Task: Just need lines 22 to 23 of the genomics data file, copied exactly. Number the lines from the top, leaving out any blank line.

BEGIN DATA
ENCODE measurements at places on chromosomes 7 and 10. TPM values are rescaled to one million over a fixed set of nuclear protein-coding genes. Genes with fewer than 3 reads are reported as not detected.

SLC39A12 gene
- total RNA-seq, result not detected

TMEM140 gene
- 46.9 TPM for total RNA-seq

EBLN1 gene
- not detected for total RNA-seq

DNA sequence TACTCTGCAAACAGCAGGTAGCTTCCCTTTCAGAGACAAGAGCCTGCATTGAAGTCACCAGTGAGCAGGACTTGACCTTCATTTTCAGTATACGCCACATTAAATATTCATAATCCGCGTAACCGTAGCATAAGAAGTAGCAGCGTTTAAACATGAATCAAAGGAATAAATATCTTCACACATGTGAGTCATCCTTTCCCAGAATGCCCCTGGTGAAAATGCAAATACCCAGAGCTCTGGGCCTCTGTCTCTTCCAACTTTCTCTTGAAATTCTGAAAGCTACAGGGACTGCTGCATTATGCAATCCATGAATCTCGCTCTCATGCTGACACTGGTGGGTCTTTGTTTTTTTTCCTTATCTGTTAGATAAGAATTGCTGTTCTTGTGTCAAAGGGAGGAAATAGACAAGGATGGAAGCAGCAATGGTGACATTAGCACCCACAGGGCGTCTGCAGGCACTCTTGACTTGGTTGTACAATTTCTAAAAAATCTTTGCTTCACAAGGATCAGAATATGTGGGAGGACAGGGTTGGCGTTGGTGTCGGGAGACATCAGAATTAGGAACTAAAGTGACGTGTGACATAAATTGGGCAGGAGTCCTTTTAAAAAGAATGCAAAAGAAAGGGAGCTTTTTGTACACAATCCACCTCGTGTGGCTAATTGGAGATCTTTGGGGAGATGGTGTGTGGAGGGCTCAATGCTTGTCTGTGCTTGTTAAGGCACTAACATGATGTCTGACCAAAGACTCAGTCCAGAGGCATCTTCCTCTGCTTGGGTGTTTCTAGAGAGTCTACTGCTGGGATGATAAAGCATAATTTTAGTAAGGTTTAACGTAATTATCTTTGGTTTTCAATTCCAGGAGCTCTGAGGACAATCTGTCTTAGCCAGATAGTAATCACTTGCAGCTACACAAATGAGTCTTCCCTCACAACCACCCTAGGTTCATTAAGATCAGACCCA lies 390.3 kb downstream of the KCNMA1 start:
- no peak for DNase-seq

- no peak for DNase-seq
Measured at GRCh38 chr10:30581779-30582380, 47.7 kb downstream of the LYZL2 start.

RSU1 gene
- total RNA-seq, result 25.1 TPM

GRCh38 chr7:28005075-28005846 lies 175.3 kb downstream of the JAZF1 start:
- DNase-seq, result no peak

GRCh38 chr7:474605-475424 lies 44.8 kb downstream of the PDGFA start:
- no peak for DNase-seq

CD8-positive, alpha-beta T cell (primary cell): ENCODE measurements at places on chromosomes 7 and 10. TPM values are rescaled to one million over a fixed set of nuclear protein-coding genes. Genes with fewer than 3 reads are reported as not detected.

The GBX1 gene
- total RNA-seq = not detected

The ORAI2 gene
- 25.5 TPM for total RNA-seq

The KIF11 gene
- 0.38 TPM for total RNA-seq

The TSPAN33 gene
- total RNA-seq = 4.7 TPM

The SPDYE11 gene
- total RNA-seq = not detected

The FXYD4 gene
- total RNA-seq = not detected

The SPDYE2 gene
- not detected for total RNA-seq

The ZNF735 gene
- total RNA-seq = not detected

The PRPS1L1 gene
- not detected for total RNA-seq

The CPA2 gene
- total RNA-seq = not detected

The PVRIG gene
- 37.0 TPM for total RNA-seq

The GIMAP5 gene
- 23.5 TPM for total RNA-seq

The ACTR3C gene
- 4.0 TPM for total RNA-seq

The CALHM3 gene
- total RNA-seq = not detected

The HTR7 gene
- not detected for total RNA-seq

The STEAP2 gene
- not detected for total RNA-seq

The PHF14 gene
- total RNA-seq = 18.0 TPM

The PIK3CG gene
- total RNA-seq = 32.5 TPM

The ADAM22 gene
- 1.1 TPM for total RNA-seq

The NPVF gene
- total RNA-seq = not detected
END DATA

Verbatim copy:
- 25.5 TPM for total RNA-seq

The KIF11 gene